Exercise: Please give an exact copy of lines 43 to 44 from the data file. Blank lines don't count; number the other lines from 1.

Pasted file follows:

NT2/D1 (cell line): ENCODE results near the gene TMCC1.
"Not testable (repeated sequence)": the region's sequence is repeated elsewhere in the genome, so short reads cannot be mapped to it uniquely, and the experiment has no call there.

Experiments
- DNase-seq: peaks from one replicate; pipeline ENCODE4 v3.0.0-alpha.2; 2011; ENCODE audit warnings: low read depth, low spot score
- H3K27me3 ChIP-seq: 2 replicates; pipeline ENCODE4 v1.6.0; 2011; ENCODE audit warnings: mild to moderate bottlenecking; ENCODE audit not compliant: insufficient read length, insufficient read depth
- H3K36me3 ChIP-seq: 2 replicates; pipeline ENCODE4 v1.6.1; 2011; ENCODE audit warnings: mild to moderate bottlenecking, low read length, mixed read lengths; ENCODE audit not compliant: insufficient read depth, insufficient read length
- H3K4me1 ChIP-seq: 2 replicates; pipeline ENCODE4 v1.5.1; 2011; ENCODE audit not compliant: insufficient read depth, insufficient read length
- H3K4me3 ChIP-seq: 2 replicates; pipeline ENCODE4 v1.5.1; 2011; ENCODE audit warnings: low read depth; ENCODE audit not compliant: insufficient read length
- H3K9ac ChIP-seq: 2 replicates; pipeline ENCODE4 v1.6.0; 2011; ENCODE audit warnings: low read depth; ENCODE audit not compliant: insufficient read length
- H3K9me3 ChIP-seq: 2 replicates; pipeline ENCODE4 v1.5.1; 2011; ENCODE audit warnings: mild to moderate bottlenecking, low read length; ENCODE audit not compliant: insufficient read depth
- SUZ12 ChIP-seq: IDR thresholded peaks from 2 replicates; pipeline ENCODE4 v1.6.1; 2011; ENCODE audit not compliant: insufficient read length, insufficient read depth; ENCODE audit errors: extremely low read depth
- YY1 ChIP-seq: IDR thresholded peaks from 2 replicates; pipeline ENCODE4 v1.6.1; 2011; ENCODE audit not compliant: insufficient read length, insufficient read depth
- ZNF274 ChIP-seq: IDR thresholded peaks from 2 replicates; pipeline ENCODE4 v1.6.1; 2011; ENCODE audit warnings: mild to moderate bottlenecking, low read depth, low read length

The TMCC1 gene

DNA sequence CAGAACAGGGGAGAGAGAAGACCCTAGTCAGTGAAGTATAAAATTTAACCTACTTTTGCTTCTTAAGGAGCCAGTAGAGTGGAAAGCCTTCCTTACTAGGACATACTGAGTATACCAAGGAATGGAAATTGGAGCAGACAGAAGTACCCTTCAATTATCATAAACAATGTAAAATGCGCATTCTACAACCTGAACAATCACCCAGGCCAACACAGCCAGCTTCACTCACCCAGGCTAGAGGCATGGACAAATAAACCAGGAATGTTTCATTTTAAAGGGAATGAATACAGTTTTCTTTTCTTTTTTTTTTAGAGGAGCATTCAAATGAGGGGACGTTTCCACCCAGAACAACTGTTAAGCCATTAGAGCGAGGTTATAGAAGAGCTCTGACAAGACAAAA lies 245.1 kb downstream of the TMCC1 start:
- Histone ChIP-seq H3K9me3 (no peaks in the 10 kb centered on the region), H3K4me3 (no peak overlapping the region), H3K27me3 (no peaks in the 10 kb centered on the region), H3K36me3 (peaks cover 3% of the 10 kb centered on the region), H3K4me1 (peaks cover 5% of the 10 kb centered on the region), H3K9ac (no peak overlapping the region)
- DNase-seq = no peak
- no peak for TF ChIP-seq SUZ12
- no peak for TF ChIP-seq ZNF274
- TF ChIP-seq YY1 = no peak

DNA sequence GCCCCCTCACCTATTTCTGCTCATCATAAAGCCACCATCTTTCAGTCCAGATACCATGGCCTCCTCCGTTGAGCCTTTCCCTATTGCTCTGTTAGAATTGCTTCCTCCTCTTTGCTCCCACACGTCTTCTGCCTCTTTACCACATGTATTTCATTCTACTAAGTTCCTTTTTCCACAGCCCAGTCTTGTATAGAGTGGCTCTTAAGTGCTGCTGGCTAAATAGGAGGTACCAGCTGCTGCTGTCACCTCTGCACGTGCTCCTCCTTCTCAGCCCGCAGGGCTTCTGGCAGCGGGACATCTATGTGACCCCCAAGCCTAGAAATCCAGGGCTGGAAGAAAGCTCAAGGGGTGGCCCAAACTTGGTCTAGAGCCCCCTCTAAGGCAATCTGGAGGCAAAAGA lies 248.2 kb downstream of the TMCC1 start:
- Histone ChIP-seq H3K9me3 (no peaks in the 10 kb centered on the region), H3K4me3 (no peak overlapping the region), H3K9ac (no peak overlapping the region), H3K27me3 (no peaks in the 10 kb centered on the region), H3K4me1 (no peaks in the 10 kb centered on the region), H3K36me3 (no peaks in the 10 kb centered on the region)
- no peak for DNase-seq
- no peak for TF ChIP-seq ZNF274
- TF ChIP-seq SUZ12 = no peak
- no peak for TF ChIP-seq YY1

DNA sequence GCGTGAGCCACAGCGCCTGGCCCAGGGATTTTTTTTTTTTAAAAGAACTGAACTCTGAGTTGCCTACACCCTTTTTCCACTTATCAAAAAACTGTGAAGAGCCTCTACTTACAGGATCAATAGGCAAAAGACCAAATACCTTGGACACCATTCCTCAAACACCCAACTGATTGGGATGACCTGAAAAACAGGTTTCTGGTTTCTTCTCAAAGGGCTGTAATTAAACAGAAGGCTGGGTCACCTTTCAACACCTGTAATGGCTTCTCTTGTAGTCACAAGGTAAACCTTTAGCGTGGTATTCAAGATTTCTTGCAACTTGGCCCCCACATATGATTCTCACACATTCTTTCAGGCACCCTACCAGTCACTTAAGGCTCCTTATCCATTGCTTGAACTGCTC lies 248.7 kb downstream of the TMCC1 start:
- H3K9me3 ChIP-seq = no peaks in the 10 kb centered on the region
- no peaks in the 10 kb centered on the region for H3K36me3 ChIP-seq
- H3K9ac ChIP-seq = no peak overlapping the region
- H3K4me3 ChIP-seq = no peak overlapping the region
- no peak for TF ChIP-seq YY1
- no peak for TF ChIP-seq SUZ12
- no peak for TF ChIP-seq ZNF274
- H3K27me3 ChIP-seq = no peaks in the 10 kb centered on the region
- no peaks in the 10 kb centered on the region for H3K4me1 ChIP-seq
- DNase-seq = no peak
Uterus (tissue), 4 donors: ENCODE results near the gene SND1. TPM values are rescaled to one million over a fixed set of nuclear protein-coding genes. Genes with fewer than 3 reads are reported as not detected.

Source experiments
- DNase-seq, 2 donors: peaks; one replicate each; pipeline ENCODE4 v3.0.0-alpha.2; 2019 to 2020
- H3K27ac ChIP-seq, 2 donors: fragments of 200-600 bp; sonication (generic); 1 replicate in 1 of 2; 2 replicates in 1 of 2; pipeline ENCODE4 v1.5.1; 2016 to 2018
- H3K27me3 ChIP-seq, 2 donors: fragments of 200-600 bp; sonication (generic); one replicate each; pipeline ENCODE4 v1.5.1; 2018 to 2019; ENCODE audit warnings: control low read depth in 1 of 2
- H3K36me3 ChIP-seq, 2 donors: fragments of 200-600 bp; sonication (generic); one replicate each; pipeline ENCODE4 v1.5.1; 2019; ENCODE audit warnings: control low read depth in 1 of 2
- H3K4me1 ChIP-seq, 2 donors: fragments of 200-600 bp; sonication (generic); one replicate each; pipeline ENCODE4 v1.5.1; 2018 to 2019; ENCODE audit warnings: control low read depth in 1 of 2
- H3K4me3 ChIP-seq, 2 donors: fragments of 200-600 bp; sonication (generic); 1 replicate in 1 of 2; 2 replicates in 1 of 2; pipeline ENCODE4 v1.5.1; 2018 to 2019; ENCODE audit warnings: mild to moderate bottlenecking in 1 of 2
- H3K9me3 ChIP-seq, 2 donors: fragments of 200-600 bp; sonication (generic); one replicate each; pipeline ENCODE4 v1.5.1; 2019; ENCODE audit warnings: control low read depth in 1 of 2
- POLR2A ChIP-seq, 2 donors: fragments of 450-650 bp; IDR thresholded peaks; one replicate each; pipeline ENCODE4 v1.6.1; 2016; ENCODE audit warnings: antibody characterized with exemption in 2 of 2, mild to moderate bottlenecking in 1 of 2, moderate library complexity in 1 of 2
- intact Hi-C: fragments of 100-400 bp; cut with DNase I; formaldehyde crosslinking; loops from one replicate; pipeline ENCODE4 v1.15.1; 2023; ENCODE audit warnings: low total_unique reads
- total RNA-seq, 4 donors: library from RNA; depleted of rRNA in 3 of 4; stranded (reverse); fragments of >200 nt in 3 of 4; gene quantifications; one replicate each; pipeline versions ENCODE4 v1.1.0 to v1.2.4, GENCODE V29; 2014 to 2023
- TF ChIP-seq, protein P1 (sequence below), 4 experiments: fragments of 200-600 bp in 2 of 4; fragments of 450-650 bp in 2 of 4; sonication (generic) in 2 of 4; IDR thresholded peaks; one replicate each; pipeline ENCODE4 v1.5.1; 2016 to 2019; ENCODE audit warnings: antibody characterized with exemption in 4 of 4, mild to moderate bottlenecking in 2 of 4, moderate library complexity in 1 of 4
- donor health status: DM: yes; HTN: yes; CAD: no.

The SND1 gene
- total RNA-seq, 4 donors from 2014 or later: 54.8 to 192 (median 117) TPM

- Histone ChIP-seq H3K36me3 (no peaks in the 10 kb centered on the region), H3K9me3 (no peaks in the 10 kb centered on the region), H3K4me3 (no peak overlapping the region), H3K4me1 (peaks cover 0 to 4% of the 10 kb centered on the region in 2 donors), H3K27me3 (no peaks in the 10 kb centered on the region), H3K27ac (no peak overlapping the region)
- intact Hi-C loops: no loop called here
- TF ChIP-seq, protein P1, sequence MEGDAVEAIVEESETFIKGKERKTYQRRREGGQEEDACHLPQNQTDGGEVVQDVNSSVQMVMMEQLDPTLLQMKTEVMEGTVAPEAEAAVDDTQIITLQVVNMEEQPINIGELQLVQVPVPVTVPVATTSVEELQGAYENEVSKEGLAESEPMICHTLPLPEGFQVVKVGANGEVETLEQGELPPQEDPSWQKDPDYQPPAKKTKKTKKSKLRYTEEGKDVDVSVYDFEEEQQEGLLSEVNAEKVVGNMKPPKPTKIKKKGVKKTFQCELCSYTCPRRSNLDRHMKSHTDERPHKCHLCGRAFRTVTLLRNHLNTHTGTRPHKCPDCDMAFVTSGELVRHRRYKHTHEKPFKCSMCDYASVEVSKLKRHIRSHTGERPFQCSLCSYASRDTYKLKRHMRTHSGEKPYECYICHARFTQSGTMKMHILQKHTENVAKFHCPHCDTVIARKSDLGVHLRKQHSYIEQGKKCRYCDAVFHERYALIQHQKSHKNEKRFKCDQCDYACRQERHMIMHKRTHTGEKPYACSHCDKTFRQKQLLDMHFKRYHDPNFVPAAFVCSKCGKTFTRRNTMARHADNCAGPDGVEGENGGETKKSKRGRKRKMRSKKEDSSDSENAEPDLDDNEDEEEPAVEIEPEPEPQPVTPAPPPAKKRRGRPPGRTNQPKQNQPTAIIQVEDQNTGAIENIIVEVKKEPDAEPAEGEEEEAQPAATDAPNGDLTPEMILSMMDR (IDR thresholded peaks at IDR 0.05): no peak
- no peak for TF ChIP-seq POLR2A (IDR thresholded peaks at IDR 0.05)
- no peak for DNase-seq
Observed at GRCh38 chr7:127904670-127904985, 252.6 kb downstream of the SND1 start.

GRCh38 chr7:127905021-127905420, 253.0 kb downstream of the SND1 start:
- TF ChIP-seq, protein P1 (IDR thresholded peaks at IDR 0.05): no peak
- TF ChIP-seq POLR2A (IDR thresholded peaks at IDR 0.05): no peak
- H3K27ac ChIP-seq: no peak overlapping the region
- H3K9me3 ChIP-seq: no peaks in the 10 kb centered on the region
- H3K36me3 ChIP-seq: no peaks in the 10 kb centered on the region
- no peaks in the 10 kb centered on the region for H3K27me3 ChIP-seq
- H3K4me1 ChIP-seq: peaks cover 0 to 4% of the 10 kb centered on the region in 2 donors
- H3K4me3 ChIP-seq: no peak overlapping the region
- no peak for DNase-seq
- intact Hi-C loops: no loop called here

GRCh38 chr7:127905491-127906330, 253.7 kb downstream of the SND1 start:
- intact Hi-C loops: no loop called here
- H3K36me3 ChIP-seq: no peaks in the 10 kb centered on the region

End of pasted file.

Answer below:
- H3K36me3 ChIP-seq, 2 donors: fragments of 200-600 bp; sonication (generic); one replicate each; pipeline ENCODE4 v1.5.1; 2019; ENCODE audit warnings: control low read depth in 1 of 2
- H3K4me1 ChIP-seq, 2 donors: fragments of 200-600 bp; sonication (generic); one replicate each; pipeline ENCODE4 v1.5.1; 2018 to 2019; ENCODE audit warnings: control low read depth in 1 of 2